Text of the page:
- ‘who desires all people to be saved and to come to the knowledge of the truth’ (ESV);
- ‘who wants all people to be saved and to come to a knowledge of the truth’ (NIV);
- ‘who desires all men to be saved and to come to the knowledge of the truth’ (NASB);
- ‘who desires everyone to be saved and to come to the knowledge of the truth’ (NRSV);
- ‘who wants everyone to be saved and to understand the truth’ (NLT).
- ‘For the grace of God has appeared, bringing salvation for all people’ (ESV);
- ‘For the grace of God has appeared that offers salvation to all people’ (NIV);
- ‘For the grace of God has appeared, bringing salvation to all men’ (NASB);
- ‘For the grace of God has appeared, bringing salvation to all’ (NRSV);
- ‘For the grace of God has been revealed, bringing salvation to all people’ (NLT);
All of these translations take the two verses in which the Greek states ‘all men’ as referring to all people, all of mankind, or all of humanity. However, the NKJV still retains ‘all men’ in Titus 2:11, without explaining the meaning, ‘For the grace of God that brings salvation has appeared to all men’ (NKJV). It takes the same approach with 1 Tim 2:4, ‘who desires all men to be saved and to come to the knowledge of the truth’ (NKJV).
Does ‘all people’ refer to all human beings or does it refer to something else?
(William Hendriksen, photo public domain)
William Hendriksen is a Calvinist. In his commentary on Titus 2:11, he stated that ‘all men’ referred back to 1 Tim 2:4 and the explanation of ‘all men’ (Hendriksen 1957:370-371), where Hendriksen wrote at length. Some of my objections to his comments on 1 Tim 2:1 (Hendriksen 1957:93-94) are noted in [square brackets]:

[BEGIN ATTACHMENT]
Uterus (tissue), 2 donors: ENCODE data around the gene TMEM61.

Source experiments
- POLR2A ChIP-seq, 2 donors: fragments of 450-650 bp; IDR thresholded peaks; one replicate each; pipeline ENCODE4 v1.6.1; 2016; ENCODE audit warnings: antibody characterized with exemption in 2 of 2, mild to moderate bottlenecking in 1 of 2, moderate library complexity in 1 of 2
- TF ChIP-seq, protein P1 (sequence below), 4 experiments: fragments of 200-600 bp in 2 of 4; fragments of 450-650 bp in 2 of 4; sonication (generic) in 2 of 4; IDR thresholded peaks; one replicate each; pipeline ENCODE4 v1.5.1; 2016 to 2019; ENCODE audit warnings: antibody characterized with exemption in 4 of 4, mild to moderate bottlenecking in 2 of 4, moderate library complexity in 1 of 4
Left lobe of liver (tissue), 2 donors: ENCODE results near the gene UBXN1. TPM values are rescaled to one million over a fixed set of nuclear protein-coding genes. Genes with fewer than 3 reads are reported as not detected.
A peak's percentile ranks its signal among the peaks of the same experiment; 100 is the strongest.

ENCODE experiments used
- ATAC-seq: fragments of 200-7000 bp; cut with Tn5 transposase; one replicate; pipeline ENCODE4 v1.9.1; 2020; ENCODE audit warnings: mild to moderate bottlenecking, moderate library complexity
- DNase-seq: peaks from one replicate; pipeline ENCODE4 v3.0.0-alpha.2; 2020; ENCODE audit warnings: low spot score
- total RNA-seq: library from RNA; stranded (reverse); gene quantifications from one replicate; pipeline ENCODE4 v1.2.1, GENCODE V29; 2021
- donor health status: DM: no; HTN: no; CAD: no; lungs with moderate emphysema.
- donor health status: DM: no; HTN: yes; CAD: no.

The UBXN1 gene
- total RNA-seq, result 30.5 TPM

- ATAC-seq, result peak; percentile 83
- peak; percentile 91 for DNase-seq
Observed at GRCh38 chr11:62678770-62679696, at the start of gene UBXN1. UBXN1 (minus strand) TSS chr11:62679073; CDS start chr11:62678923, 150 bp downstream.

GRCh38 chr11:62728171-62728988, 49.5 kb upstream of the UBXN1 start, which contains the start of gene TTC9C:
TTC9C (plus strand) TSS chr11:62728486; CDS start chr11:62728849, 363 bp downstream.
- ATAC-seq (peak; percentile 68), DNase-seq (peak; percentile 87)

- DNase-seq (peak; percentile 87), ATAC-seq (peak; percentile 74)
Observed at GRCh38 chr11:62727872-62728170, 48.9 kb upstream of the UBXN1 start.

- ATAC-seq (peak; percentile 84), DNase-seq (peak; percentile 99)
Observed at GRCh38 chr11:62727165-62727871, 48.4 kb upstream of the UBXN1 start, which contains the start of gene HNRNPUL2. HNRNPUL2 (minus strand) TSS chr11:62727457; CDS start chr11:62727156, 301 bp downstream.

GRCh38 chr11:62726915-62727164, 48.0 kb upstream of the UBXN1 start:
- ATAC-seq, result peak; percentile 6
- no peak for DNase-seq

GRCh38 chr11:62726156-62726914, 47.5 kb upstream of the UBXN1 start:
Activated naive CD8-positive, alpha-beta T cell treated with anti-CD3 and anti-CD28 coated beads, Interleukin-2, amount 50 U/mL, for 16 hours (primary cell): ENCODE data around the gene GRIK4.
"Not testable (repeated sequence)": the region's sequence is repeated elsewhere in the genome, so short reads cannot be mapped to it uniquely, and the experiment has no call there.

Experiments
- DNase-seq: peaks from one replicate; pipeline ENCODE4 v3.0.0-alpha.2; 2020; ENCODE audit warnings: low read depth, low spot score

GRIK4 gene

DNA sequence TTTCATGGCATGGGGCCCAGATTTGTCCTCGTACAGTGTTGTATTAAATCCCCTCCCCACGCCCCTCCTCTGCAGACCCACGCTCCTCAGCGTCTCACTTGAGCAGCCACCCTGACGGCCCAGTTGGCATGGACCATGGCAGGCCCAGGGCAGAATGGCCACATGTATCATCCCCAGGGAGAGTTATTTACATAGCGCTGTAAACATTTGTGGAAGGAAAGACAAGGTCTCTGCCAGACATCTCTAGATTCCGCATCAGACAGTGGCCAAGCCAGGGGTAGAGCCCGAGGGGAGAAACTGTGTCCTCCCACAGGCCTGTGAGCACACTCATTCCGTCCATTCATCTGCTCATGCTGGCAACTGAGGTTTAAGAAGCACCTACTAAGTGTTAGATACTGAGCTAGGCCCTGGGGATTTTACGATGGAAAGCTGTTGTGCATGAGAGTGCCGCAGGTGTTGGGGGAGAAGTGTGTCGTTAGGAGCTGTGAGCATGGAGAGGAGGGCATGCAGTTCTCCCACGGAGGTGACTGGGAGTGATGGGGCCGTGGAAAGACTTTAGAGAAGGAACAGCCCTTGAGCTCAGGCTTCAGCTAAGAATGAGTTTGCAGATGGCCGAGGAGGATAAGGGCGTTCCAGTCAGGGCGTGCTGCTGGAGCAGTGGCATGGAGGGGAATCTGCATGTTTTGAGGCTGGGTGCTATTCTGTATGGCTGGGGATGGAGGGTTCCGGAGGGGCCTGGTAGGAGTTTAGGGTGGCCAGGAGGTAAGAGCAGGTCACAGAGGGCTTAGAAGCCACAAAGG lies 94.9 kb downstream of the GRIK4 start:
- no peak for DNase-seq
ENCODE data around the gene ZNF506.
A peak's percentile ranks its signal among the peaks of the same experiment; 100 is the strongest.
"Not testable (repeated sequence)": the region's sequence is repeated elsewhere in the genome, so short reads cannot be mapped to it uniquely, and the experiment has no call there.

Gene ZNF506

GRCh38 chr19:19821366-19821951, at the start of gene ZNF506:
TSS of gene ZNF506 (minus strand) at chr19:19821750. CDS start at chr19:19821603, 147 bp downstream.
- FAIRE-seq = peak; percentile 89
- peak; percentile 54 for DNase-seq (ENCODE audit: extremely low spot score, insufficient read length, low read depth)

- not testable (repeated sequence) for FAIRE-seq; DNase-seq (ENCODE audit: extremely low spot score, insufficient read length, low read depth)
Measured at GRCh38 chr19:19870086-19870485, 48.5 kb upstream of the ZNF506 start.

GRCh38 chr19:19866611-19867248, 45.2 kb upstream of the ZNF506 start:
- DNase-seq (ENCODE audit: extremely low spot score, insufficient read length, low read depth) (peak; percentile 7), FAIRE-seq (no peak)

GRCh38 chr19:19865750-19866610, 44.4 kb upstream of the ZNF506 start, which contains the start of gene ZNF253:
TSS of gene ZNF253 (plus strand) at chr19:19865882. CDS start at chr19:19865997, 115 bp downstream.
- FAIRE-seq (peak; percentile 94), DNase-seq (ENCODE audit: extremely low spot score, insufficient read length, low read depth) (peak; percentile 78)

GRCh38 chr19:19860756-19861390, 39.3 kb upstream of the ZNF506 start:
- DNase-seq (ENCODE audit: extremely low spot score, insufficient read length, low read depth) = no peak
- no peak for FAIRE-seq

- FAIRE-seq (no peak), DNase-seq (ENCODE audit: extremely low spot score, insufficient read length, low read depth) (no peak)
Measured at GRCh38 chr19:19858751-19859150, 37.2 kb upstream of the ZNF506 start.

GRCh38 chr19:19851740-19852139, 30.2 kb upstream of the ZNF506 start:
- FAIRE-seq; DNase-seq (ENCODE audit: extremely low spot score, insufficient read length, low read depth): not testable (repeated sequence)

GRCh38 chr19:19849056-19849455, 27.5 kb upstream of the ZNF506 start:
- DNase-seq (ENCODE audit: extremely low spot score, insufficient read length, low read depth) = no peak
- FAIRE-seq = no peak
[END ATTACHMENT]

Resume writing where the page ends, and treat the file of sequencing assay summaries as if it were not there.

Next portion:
Several expositors feel certain that this means every member of the whole human race; every man, woman, and child, without any exception whatever. And it must be readily admitted that taken by itself the expression all men is capable of this interpretation. Nevertheless, every calm and unbiased interpreter also admits that in certain contexts this simply cannot be the meaning.
Does Titus 2:11 really teach that the saving grace of God has appeared to every member of the human race without any exception? Of course not! It matters little whether one interprets “the appearance of the saving grace” as referring to the bestowal of salvation itself, or to the fact that the gospel of saving grace has been preached to every person on earth. In either case it is impossible to make “all men” mean “every individual on the globe without exception. [N.B. What causes Hendriksen to be so sure that he certainly knows that God’s grace (even prevenient grace that prepares the human race for salvation) is NOT available to all people? There’s an air of Calvinistic firmness (Hendriksen’s theological persuasion) coming through with this kind of comment].
Again, does Rom. 5:18 really teach that “every member of the human race” is “justified”? [N.B. What Hendriksen fails to mention in this context is that Rom 5:18 includes two examples of ‘all men’. The first is, ‘Therefore, as one trespass led to condemnation for all men….’ So does ‘all men’ who are condemned refer to all people? Of course, as the following parallel verses confirm: Romans 3:23; 5:12. Hendriksen refers to one view of ‘all men’ but avoids the other use of ‘all men’ in the very same verse. Seems like selective exegesis to me.]